July 28, 2017

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Maine Outdoors - Maine Whitewater Rafting

Maine Rapids Classifications

Whitewater rafting is a hugely thrilling experience, and can be fun for the entire family.  However, it pays to learn something about the kinds of rapids you will be navigating. Set forth below is the rapids classification system as stated by the American Whitewater Affiliation, from Class I to Class VI. To find all Maine rapids and their class levels click here.  Please be careful and do not undertake any whitewater adventure that exceeds your experience and comfort levels.

Class I - Easy

Fast moving water with riffles and small waves.  Few obstructions, all obvious and easily missed with little training.  Risk to swimmers is slight. Self-rescue is easy.

Class II - Novice

Straightforward rapids with wide, clear channels which are evident with scouting.  Occasional maneuvering may be required, but rocks and medium sized waves are easily avoided by trained paddlers.  Swimmers are seldom injured and group assistance, while helpful, is seldom needed.  Rapids at the upper end of this range are designated Class II+. 

Class III - Intermediate

Rapids with moderate, irregular waves which may be difficult to avoid and which can swamp an open canoe.  Complex maneuvers in fast current and good boat control in tight passages or around ledges are often required.  Large waves or strainers may be present but are easily avoided.  Strong eddies and power current effects can be found, particularly on large-volume rivers.  Scouting is advisable for inexperienced parties.  Injuries while swimming are rare.  Self-rescue is usually easy but group assistance may be required.  Rapids at the lower and upper ends of this range are designated Class III- and Class III+. 

Class IV - Advanced

Intense, powerful but predictable rapids requiring precise boat handling in turbulent water.  Depending on the character of the river, it may feature large, unavoidable waves and holes or constricted passages demanding fast maneuvers under pressure.  A fast, reliable eddy turn may be needed to initiate maneuvers, scout rapids, or rest.  Rapids may require "must" moves above dangerous hazards.  Scouting may be necessary the first time down.  Risk of injury to swimmers is moderate to high, and water conditions may make self-rescue difficult.  Group assistance for rescue is often essential but requires practiced skills.  A strong eskimo roll is highly recommended.  Rapids at the lower and upper ends of this range are designated Class IV- and Class IV+.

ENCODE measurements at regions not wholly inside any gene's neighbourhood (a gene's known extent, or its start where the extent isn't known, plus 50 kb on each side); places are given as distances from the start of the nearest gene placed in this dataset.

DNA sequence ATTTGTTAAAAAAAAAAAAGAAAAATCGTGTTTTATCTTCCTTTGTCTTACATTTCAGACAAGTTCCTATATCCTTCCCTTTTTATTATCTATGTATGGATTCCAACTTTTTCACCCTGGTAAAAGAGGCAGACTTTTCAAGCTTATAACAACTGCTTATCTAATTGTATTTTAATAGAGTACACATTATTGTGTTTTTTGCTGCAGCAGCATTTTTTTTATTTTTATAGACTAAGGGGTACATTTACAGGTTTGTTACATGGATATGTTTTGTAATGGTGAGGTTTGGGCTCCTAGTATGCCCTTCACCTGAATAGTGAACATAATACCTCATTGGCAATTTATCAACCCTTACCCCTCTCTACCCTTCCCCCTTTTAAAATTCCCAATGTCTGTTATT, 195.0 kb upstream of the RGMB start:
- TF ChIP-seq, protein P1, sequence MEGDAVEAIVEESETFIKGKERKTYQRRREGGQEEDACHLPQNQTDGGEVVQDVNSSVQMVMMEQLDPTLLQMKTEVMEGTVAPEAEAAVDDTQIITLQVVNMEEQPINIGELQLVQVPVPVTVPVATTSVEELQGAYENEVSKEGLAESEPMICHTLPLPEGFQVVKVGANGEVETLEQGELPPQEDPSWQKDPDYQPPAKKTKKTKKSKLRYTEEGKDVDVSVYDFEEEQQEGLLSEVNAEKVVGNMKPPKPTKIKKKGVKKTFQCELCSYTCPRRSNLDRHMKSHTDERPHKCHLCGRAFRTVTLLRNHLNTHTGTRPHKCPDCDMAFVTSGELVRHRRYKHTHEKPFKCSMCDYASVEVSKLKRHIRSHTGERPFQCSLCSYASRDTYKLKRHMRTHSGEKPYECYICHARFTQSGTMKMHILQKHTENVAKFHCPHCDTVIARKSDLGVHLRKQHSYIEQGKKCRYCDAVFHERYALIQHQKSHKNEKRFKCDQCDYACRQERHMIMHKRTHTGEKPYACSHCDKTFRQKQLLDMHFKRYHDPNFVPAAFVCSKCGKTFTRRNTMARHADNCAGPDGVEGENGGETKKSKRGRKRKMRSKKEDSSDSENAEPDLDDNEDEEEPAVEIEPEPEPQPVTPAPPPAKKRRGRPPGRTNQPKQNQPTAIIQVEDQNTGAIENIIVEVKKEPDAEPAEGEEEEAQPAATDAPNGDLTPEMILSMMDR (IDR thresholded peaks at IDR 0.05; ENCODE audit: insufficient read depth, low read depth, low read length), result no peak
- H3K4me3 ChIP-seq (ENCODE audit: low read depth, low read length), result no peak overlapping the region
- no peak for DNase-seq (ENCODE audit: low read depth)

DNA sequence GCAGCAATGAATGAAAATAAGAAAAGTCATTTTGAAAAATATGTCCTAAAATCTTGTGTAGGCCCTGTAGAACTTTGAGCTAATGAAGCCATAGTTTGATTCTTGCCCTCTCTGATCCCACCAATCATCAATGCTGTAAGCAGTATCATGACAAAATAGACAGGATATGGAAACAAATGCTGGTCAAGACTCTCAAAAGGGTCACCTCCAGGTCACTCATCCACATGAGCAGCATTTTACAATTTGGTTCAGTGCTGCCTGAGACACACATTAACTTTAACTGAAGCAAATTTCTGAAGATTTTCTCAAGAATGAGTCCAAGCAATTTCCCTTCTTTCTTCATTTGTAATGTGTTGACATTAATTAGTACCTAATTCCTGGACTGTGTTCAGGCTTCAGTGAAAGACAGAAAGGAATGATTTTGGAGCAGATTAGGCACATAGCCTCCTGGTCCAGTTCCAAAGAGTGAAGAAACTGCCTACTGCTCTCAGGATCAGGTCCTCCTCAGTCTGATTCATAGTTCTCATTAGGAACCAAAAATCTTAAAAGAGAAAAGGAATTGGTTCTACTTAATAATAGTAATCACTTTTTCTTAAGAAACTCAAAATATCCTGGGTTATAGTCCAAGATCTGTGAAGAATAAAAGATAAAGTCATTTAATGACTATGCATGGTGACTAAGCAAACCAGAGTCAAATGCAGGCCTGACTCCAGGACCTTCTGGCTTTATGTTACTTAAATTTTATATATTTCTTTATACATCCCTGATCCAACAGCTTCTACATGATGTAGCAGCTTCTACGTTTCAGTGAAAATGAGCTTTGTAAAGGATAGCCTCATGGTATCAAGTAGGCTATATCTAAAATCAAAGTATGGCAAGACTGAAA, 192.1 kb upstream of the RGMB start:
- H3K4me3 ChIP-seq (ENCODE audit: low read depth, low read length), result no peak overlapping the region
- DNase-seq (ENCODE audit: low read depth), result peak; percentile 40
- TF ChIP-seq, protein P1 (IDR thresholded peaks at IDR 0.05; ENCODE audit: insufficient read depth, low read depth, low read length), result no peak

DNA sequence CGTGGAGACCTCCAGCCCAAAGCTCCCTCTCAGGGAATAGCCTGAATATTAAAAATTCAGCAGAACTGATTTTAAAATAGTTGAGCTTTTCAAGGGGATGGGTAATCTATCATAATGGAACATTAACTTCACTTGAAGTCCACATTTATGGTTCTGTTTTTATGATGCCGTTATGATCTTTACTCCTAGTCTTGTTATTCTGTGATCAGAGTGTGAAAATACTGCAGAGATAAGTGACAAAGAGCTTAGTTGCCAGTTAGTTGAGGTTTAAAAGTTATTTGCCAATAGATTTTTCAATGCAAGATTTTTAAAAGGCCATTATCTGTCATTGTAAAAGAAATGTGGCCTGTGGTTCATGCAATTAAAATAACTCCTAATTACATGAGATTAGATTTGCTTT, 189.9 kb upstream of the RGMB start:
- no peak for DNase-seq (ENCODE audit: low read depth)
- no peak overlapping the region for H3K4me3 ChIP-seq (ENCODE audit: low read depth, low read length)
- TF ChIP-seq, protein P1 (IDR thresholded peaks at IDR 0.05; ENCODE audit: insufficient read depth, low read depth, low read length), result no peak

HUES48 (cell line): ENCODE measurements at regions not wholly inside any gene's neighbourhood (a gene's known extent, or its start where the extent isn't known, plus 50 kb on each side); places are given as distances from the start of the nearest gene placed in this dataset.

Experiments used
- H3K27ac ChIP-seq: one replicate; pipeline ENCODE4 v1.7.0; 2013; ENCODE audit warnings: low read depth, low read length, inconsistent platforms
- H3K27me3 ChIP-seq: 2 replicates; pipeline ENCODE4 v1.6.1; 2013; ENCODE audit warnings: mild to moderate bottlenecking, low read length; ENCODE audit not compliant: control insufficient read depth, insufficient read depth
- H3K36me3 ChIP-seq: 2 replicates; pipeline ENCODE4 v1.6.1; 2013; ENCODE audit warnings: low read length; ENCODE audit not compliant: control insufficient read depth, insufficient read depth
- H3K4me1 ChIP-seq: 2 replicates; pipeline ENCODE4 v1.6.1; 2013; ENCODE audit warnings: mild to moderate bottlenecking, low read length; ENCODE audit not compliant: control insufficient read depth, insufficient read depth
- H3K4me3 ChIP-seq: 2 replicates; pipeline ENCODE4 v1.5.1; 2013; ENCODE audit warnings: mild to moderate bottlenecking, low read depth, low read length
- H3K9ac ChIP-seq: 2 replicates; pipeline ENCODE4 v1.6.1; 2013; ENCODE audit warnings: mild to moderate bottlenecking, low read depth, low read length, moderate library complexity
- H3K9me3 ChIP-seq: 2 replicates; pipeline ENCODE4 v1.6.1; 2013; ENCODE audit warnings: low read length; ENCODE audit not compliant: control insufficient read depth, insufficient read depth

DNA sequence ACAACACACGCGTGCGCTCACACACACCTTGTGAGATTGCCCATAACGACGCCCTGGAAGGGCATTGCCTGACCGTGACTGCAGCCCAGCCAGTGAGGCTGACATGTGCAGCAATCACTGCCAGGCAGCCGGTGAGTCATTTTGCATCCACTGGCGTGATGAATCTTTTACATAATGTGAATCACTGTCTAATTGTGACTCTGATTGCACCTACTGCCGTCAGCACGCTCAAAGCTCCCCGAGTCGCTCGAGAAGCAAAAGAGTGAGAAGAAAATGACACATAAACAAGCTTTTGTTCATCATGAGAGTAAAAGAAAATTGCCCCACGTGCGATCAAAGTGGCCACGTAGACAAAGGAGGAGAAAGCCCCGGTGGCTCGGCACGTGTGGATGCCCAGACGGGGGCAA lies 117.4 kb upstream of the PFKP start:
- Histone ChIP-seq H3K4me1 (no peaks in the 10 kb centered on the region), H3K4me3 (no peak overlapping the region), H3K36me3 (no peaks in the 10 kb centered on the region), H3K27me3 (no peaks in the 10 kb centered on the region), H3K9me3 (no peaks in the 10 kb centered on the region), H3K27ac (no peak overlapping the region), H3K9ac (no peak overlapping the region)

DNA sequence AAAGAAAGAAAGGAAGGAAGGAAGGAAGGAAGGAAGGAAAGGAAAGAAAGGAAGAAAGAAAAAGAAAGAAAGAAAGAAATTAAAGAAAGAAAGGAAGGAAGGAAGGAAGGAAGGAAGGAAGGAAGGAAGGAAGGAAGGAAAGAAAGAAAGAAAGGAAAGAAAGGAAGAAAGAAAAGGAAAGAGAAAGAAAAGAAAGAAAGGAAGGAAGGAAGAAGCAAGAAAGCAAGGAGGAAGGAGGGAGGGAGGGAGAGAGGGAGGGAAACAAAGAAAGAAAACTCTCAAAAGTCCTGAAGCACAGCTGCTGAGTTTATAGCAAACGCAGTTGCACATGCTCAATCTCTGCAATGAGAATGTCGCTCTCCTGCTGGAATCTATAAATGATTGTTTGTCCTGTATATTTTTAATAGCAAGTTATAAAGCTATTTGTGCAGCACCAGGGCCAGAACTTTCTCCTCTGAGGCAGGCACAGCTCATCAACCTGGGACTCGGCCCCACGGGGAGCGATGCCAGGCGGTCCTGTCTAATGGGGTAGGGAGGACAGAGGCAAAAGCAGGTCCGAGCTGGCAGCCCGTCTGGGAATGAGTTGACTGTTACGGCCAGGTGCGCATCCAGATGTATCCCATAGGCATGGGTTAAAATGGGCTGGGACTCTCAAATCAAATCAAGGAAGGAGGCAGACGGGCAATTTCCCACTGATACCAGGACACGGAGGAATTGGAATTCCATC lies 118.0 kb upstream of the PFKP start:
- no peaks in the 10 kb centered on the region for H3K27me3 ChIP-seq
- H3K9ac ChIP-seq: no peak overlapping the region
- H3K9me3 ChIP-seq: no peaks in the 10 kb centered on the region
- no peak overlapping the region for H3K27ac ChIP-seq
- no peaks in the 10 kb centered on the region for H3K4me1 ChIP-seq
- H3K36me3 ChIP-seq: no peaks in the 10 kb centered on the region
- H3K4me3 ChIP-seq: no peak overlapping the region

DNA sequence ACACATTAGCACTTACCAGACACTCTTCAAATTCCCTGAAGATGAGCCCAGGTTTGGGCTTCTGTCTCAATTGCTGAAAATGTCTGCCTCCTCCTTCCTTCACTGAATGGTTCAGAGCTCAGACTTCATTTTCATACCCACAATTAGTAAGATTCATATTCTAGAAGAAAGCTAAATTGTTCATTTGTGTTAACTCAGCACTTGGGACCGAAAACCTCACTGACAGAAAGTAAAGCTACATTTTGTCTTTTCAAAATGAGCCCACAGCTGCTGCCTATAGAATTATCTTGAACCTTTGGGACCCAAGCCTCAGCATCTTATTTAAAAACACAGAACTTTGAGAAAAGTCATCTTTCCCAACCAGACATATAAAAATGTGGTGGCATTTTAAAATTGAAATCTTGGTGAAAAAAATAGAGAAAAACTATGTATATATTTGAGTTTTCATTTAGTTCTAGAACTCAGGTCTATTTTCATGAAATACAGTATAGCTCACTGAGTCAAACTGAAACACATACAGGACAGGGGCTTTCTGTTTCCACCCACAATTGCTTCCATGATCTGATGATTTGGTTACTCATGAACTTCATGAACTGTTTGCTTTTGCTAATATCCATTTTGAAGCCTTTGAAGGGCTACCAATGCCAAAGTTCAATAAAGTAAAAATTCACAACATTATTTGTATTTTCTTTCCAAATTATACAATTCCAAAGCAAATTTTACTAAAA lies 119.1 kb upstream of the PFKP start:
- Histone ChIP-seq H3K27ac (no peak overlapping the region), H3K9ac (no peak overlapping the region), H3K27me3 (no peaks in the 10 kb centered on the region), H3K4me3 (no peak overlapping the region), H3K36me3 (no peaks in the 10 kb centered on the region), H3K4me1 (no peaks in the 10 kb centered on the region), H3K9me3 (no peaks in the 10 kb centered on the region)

Class V - Expert

Extremely long, obstructed or very violent rapids which expose a paddler to added risk.  Drops may contain large, unavoidable waves and holes or steep, congested chutes with complex, demanding routes.  Rapids may continue for long distances between pools, demanding a high level of fitness.  What eddies exist may be small, turbulent or difficult to reach.  At the high end of the scale, several of these factors may be combined.  Scouting is recommended but may be difficult.  Swims are dangerous, and rescue is often difficult even for experts.  A very reliable eskimo roll, proper equipment, extensive experience, and practiced rescue skills are essential.

Class VI - Extreme and Exploratory

These runs have almost never been attempted and often exemplify the extremes of difficulty, unpredictability and danger.  The consequences of errors are very severe and rescue may be impossible.  For teams of experts only, at favorable water levels, after close personal inspection and taking all precautions.

Dead River Whitewater Releases

For whitewater release info call the Kennebec Water Power Company FLow Line at (800) 557-3569.

Maine Rafting Association & Directories

Maine Rafting Association

Description: Association of Maine professional whitewater outfitters.  Members offer trips on the Kennebec, Penobscot and Dead Rivers.  Website offers brief river descriptions (with rapids classifications) and additional information.